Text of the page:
Editorial: A church group’s persecution of gay priests illustrates how online privacy fails

St. Louis Post-Dispatch

March 16, 2023

By Editorial Board

A conservative Catholic organization spent millions of dollars to buy data that originated with gay dating apps in order to identify gay priests and out them to their bishops, according to an investigation by The Washington Post. In addition to the major implications for LGBTQ rights and the ideological rifts currently dividing the church, the episode raises fundamental questions about privacy in the internet age that should concern all Americans.

The Post used records and interviews to uncover how a group of conservative Catholics in Colorado established a nonprofit called Catholic Laity and Clergy for Renewal, and funded it with some $4 million. The money was used to buy tracking data from mobile apps like Grindr, a gay dating site. By matching user information and location data, the group was able to identify which of the apps’ users were priests — then shared that information with bishops around the country.

The church, like so many other longstanding institutions today, is currently struggling with internal ideological divisions, as conservative Catholics resist growing acceptance of the LGBTQ community both within the church and in society at large. Some who defend efforts to root out gay priests tie it to the church’s pedophilia scandals — an especially insidious comparison, as there is no scientific evidence that homosexuals are more likely to be pedophiles.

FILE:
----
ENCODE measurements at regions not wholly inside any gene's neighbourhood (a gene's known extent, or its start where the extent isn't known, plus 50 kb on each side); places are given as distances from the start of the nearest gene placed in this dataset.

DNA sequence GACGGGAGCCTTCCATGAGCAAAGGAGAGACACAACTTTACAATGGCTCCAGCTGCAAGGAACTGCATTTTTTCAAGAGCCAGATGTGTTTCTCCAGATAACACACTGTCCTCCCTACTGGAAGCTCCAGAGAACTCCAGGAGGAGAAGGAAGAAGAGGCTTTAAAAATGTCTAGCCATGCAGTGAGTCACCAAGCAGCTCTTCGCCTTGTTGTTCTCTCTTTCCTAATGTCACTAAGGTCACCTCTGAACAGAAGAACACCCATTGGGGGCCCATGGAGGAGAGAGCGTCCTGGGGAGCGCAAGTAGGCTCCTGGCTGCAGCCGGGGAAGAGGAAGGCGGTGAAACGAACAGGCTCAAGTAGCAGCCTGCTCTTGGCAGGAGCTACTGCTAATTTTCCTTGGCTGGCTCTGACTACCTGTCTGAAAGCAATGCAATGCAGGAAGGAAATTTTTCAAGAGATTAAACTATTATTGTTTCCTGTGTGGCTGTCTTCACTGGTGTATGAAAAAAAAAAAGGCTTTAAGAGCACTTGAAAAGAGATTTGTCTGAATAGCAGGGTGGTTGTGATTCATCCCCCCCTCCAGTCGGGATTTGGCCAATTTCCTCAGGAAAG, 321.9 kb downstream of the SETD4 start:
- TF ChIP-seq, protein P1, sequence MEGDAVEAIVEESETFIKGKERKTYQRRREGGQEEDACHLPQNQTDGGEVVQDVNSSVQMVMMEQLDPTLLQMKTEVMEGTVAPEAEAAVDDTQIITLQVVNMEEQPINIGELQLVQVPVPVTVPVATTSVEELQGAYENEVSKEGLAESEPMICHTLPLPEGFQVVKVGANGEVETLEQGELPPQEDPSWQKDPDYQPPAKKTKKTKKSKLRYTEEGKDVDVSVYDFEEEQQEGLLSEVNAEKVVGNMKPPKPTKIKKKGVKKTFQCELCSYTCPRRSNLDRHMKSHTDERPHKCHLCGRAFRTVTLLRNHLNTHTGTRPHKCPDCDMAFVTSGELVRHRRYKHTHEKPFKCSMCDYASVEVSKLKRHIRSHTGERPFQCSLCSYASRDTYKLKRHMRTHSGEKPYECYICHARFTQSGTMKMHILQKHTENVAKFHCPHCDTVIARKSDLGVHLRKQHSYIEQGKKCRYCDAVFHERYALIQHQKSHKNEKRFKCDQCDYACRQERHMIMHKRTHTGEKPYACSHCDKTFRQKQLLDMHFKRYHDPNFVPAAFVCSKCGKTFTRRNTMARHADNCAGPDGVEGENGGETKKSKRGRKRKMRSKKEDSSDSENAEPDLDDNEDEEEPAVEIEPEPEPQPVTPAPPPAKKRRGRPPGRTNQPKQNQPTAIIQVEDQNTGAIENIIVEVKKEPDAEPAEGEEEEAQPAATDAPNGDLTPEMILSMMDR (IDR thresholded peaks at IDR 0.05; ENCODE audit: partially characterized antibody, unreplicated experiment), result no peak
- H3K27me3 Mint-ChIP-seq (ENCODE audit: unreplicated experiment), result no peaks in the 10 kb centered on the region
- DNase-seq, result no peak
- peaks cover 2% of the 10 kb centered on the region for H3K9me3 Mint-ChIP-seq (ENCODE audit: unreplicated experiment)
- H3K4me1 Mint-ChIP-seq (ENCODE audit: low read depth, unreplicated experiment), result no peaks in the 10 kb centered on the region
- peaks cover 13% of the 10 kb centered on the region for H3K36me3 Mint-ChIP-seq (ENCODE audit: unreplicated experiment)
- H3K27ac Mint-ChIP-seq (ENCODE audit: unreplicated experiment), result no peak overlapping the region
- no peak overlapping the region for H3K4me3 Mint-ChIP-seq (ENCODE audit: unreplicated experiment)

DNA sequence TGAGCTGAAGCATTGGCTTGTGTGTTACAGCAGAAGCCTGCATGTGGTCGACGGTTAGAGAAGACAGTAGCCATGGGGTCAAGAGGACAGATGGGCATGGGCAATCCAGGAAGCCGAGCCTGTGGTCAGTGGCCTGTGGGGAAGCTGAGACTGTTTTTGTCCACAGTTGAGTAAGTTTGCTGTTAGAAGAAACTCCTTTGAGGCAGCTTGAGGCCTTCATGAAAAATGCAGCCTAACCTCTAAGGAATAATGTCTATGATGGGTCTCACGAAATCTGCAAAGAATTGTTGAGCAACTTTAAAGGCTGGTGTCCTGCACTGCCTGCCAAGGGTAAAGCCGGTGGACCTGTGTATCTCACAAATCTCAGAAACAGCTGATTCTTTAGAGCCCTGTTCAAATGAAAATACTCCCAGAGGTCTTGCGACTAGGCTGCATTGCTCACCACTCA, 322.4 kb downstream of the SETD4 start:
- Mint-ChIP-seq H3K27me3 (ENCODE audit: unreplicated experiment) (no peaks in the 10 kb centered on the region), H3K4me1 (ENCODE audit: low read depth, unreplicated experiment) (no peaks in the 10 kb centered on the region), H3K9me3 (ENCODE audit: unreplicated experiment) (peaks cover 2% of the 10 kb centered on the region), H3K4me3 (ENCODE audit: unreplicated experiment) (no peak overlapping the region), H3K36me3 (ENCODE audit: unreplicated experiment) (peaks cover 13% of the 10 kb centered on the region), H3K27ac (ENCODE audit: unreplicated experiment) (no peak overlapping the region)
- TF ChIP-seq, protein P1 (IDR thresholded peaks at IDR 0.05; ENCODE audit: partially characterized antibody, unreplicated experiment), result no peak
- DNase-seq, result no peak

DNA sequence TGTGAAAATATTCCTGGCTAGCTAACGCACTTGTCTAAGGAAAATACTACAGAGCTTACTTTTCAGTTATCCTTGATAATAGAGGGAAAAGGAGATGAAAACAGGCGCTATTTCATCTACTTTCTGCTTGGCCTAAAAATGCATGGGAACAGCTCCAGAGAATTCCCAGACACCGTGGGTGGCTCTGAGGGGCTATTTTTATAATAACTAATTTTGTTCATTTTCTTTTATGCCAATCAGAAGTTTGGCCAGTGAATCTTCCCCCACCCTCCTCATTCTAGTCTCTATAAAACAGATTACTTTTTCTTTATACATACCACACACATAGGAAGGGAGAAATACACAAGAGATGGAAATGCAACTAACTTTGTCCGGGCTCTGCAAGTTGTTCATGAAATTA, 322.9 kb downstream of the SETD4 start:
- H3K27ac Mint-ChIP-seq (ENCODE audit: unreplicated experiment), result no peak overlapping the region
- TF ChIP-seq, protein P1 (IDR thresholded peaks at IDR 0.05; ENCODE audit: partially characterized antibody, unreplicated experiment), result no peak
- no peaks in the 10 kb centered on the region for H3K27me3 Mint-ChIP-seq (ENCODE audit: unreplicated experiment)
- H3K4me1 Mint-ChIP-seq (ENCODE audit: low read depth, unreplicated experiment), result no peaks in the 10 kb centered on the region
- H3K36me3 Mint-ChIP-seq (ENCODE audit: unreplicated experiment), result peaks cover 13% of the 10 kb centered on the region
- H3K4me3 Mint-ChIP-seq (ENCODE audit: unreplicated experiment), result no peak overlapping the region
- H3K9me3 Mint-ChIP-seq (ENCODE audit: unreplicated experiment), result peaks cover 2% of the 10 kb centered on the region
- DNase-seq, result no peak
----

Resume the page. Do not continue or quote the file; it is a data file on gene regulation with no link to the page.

Apart from the specific issues of gay rights and church politics, these are the truly chilling details of how this group was able to identify individuals who use certain apps. Social media companies that sell their data en masse to advertisers strip out the names and other identifying information to avoid those very issues. By presenting this as a solid safeguard to protect privacy, they have avoided almost any governmental regulation of such sales.

As the newspaper discovered, however, there are ways around those safeguards. For example, the Catholic group obtained user data on ad exchanges, where ads and related information are bought and sold. Though the data doesn’t identify individual app users by name, the group was able to cross-reference the user accounts with location data from the apps to determine which accounts were on phones that were being used inside seminaries and other locations where priests live and work.

It isn’t difficult to imagine all the other ways in which this kind of process could be weaponized. Employers prying into the private lives of their employees, stalkers using technology to keep tabs on the social-media activities of their targets, even police who would rather not bother obtaining search warrants — the potential for abuse is almost limitless.

And yet, as one public-policy data expert told the newspaper: “The number of data privacy laws in the country, you can count them on one or two hands.” That must change.